Tales of the Country: Making a fountain out of a molehill

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One of my son Jacob's favourite books is Moles Can Dance by Richard Edwards. It very charmingly tells the story of a young mole who wants to learn to dance, but is told by his elders that moles simply don't. So the youngster asks a cow, a frog, a fox and a woodpecker if they will teach him, but they all tell him that moles don't dance. Finally, however, he spots a girl dancing. He watches her closely, then dances home. By the end of the book, all the moles are gyrating by the light of the silvery moon.

I have visions of similar nocturnal scenes unfolding in our garden. We have dozens of molehills, much to the fascination of our Swedish neighbours, Ingmar and Kerstin, who tell us that moles don't exist in the greater Gothenburg area, or indeed anywhere in Scandinavia. Describing a mole to a Swede is one of the many faintly surreal things I have had to do since moving to the country, although events are about to take an even more surreal turn, when I head outside at dusk and - bladder permitting - carefully urinate on each and every molehill.

This, I have been assured, is a good way of discouraging moles from exploding on to a lawn. Another way, apparently, is to place a fresh dog turd on the top of the molehill, although the glint in the eye of the person who told me this makes me wonder whether he was having me on. After all, folk have been carted off in straitjackets for antics less crazy than carefully positioning fresh dog turds on the tops of molehills. Perhaps he is even now hooting with laughter at the thought of this becoming one of my early-evening rituals, along with watering the vegetable garden.

I told my friend Robin all this at the weekend, and he revealed a somewhat more ruthless way of tackling the mole problem that bedevils him at his home near Ludlow. Last week, he attached a hosepipe to the exhaust-pipe of his diesel-powered car, fed it into the molehill, and let rip.

But before doing so, he had to phone his local mechanic, Nigel, to ask whether diesel would yield the same potentially deadly carbon-monoxide fumes as ordinary petrol. It only occurred to him later, having not explained the reason for his enquiry, that Nigel probably wondered whether to refer him to the Samaritans.

Now, let me state unequivocally that I do not plan to gas any moles myself, not least because of Jacob's fondness for Moles Can Dance, and my own for The Wind in the Willows. I'm sure it doesn't cause them undue suffering, but it does seem a bit radical, and I would much rather deploy the wee and poo methods, as I'm sure they are known in erudite horticultural circles, to persuade the moles to pop up in the adjacent field.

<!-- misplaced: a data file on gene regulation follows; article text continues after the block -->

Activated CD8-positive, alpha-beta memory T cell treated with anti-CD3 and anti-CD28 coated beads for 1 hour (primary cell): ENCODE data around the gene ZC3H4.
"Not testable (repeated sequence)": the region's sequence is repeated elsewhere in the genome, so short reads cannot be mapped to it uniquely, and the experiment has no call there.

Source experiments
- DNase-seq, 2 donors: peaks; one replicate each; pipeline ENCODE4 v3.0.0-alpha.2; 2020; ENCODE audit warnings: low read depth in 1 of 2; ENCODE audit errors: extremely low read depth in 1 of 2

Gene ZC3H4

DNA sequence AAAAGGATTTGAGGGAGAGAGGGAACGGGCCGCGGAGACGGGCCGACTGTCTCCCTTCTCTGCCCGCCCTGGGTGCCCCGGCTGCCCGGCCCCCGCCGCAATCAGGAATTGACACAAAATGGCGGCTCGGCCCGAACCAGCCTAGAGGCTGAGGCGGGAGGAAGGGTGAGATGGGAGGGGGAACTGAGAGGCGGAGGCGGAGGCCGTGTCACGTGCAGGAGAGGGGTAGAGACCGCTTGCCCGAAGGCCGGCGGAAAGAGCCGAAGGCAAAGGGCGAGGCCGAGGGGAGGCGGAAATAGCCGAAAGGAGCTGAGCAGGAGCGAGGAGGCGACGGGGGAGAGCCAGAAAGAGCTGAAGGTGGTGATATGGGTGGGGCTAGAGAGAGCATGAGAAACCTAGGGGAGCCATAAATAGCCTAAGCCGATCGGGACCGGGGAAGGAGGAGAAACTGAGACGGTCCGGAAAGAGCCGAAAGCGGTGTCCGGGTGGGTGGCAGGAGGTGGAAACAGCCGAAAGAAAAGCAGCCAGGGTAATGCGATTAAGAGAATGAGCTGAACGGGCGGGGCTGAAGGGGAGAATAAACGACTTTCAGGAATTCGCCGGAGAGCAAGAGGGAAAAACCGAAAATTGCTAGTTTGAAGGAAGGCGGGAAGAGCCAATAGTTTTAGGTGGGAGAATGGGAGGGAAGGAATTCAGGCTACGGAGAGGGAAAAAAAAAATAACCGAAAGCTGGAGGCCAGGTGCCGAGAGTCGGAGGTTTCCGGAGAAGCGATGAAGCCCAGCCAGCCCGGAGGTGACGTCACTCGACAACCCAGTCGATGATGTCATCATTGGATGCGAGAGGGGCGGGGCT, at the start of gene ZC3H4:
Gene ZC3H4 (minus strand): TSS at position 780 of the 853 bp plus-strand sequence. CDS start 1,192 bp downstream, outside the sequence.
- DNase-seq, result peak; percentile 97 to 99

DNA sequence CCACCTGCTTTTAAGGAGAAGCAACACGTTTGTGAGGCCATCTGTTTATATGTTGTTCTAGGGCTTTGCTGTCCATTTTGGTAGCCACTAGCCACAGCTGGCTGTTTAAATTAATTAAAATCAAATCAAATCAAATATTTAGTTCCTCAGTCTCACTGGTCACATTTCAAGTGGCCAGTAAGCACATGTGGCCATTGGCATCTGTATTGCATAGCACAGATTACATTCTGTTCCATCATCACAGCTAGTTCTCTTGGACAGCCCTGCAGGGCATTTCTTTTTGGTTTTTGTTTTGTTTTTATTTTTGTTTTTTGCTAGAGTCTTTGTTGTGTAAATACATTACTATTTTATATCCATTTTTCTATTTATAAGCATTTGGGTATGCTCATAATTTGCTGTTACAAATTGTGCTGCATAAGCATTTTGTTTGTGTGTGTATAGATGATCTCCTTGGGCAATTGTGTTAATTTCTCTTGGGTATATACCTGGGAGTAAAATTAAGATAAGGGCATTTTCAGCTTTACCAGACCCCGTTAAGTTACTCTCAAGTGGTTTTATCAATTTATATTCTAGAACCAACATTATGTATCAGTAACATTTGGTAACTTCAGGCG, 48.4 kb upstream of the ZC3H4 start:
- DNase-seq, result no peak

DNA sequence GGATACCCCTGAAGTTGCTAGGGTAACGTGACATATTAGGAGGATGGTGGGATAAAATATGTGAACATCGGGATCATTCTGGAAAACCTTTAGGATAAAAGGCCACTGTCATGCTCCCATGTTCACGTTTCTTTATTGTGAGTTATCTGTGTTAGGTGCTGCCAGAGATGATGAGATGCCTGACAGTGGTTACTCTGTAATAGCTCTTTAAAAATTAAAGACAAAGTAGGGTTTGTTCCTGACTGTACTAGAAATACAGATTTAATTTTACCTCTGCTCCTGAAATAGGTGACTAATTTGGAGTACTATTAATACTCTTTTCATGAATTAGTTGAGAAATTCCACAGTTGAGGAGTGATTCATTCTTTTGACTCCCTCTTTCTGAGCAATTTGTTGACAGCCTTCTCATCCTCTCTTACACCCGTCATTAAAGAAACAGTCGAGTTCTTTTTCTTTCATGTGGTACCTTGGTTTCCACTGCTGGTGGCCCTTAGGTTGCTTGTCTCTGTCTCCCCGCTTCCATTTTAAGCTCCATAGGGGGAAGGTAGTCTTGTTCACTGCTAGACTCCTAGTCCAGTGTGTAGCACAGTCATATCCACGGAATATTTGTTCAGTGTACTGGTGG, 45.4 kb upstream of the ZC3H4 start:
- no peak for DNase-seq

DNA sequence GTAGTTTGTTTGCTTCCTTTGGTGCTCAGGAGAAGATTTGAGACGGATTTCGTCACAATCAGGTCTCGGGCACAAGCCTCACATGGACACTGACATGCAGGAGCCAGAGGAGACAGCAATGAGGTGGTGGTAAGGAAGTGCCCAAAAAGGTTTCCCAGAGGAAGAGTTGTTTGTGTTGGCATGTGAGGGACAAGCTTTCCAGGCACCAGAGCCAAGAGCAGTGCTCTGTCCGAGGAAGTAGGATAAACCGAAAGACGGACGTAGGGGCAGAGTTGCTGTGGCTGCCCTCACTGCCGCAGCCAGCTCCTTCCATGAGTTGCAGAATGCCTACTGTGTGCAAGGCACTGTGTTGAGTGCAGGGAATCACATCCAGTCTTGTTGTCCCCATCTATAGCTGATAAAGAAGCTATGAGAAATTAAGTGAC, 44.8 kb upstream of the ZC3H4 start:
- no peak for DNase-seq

That said, I bet Robin is not the only person round here committing moleicide, which represents a further riposte to the reader who suggested that, by killing the mice that invade our pantry, and by inviting our chimney- sweep to remove a jackdaw's nest that was preventing us from lighting a fire, I am not yet entitled to call myself a countryman. The true countryman, he implied, would deal more sympathetically with animals. Robin, needless to say, has lived in the country all his life.

Naked dancing in the neighbour's fields

A neighbour of ours died last week. You might have read his obituary elsewhere in these pages. His name was Jeremy Sandford, and he wrote the seismically influential television docudrama Cathy Come Home, which, in 1966, bankrolled the homeless-persons' charity Shelter virtually overnight.

In the lanes around here, however, Sandford was known not as an important writer, but as a cast-iron eccentric. His affection for travellers, New Age and otherwise, many of whom he encouraged to live on his land, was noted approvingly in the obituary pages, yet in these parts, received an emphatic thumbs-down.

None the less, I wish I had met him, and our friend Shelagh wishes that she had met him, too. She recalls once being told, with considerable distaste, that he gave parties at which people cavorted naked in the fields. That sounded pretty swell, Shelagh thought, wondering how to wangle an invitation.

Her recollection reminded me of a Secret Lives programme about Enid Blyton, which tried very hard to dish the dirt, but could find nothing more damning than the fact that the author of Famous Five Go to Billycock Hill liked to play tennis in the nude. My respect for her shot up tenfold. And come to think of it, respect is due to me for getting Famous Five Go to Billycock Hill into the same item as Cathy Come Home.

What car parks tell you about the cost of living

While Jane and I were being shown around the school in Hereford that we hope our daughter Eleanor will attend when she reaches secondary-school age, I admired a notice outside the A-level economics classroom. The definition of an economist, it declared, is someone who, by looking out of the back window, can tell in which direction a car is travelling.

Economically speaking, I am someone who cannot tell which way the car is going even when I am actually driving it. And yet, I reckon that I have hit upon the perfect way of comparing the cost of living around Britain: parking charges. On consecutive days this week, I left my car at stations in three different counties. A day at Worcester Shrub Hill cost £2; at Hereford, £1.40; and at Ludlow in Shropshire, £1. Outside Paddington station in London, by contrast, £1 buys hardly enough time to see a relative on to the train.

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